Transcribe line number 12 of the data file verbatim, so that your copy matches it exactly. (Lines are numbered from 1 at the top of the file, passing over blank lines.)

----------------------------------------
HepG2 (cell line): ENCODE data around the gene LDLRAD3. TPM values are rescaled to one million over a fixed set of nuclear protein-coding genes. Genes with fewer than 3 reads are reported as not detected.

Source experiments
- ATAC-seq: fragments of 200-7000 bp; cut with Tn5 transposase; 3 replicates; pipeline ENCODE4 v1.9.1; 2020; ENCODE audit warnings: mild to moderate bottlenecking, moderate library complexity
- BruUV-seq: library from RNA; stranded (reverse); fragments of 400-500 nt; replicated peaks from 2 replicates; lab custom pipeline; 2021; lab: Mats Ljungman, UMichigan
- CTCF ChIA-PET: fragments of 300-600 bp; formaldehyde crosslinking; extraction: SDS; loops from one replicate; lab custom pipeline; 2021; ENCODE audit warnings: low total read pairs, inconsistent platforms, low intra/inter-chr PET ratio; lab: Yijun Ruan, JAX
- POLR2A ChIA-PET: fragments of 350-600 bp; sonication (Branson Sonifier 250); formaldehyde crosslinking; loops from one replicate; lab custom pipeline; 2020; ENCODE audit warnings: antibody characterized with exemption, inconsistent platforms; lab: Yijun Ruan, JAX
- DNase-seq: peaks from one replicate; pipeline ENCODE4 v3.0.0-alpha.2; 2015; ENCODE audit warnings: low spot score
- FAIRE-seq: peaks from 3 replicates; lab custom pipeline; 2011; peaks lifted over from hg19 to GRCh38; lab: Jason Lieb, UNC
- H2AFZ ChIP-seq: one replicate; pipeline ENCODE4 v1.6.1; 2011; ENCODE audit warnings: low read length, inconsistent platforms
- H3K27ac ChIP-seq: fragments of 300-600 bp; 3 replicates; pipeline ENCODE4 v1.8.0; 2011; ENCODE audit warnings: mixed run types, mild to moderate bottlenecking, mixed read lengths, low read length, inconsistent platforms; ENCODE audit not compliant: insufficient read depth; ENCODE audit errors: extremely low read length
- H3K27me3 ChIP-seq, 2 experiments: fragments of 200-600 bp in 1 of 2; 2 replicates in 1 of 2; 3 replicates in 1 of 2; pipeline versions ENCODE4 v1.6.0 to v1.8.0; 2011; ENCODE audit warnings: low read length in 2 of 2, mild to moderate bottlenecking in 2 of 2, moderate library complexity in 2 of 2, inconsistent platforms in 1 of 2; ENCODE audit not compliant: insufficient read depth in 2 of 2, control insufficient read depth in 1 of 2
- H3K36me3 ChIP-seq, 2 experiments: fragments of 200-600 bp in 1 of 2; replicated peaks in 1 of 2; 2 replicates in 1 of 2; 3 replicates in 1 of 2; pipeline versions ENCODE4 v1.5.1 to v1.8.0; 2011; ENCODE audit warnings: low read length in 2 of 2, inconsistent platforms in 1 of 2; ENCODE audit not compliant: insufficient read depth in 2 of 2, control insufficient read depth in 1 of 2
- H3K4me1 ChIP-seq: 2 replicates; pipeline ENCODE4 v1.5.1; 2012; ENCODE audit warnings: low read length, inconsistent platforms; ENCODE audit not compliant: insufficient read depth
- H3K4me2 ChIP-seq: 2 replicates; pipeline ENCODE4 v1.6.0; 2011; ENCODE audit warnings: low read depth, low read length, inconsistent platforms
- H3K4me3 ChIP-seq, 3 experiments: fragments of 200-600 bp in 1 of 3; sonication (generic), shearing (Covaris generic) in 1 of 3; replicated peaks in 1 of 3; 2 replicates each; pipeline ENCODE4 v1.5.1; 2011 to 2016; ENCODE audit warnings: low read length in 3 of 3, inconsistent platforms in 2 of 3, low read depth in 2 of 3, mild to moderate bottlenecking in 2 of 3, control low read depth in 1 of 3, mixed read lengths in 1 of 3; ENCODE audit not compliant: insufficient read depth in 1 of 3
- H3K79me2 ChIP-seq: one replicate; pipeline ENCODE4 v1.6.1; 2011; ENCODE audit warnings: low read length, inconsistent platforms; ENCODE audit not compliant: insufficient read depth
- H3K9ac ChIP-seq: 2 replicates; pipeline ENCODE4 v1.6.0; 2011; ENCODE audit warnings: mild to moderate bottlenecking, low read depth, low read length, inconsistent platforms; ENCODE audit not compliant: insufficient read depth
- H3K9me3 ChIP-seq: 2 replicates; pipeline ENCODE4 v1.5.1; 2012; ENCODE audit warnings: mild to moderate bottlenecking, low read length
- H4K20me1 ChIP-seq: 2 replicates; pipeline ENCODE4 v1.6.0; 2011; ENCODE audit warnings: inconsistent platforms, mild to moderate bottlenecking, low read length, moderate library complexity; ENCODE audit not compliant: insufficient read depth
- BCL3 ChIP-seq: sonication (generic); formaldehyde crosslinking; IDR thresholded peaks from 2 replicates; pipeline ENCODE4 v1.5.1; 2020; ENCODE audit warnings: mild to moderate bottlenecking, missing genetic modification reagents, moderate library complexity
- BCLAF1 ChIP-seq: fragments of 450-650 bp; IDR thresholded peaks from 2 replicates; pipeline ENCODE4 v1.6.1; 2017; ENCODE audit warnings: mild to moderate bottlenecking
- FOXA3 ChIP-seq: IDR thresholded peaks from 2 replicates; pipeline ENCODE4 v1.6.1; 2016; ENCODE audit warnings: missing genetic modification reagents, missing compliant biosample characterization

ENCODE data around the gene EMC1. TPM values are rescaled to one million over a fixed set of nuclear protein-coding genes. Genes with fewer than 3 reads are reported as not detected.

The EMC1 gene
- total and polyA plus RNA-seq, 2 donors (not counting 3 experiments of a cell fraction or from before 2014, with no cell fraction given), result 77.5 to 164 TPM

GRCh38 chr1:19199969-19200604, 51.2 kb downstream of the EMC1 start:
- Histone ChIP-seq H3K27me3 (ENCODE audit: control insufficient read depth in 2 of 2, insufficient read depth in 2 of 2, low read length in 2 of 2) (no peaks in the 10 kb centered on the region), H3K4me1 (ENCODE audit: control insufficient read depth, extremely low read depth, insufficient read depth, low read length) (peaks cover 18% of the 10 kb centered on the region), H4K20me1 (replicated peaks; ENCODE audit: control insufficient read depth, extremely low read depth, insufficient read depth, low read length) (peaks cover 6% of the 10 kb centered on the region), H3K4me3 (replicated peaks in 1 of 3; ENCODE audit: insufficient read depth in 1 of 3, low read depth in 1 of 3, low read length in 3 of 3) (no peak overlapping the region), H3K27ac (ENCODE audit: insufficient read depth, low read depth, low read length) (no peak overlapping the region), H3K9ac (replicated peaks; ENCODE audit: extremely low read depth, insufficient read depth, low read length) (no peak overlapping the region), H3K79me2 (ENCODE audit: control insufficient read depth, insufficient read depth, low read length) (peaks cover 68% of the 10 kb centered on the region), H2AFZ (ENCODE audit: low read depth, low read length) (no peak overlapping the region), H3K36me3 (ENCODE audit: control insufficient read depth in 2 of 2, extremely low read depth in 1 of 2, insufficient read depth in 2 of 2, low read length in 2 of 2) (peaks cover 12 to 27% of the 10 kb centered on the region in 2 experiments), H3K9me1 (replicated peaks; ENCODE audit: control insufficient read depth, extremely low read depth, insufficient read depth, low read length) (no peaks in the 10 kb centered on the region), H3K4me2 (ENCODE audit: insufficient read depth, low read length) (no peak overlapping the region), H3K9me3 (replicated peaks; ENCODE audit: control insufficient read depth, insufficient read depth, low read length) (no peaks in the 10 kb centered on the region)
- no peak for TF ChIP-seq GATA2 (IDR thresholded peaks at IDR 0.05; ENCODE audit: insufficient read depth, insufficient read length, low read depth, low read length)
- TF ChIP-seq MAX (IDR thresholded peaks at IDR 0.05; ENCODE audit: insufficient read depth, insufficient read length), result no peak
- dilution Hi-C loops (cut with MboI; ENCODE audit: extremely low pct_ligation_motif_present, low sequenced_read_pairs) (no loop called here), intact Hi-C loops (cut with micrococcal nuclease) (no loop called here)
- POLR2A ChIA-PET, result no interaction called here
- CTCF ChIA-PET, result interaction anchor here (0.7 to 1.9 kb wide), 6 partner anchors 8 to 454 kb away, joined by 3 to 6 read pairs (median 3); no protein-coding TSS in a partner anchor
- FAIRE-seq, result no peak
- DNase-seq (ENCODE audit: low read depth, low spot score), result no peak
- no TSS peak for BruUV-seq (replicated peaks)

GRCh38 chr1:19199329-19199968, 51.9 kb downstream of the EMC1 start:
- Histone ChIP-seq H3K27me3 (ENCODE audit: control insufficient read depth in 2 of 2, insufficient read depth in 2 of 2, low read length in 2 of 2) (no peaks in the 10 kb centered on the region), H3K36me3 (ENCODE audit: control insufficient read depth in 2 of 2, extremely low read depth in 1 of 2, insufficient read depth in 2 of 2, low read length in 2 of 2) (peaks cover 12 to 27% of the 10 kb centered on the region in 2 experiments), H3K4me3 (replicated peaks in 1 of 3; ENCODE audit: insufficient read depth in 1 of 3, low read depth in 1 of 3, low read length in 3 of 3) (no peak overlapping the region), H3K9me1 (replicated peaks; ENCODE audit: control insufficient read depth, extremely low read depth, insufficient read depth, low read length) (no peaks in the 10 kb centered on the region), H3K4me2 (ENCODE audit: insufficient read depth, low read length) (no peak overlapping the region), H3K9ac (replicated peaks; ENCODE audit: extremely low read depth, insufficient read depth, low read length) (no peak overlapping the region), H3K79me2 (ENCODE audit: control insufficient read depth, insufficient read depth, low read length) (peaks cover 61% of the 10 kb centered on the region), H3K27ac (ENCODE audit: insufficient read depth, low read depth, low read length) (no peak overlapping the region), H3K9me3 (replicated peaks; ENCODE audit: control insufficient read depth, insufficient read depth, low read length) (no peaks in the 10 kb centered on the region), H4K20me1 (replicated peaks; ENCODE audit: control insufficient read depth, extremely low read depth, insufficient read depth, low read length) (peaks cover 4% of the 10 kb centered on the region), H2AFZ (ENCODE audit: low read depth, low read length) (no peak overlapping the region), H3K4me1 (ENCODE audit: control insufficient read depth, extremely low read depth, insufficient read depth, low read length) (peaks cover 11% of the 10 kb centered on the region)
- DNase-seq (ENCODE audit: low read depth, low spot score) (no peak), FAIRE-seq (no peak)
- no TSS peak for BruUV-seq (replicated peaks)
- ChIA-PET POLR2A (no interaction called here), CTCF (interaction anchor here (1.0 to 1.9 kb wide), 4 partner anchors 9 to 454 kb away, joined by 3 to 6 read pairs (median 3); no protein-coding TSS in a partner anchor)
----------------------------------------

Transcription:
- H3K36me3 ChIP-seq, 2 experiments: fragments of 200-600 bp in 1 of 2; replicated peaks in 1 of 2; 2 replicates in 1 of 2; 3 replicates in 1 of 2; pipeline versions ENCODE4 v1.5.1 to v1.8.0; 2011; ENCODE audit warnings: low read length in 2 of 2, inconsistent platforms in 1 of 2; ENCODE audit not compliant: insufficient read depth in 2 of 2, control insufficient read depth in 1 of 2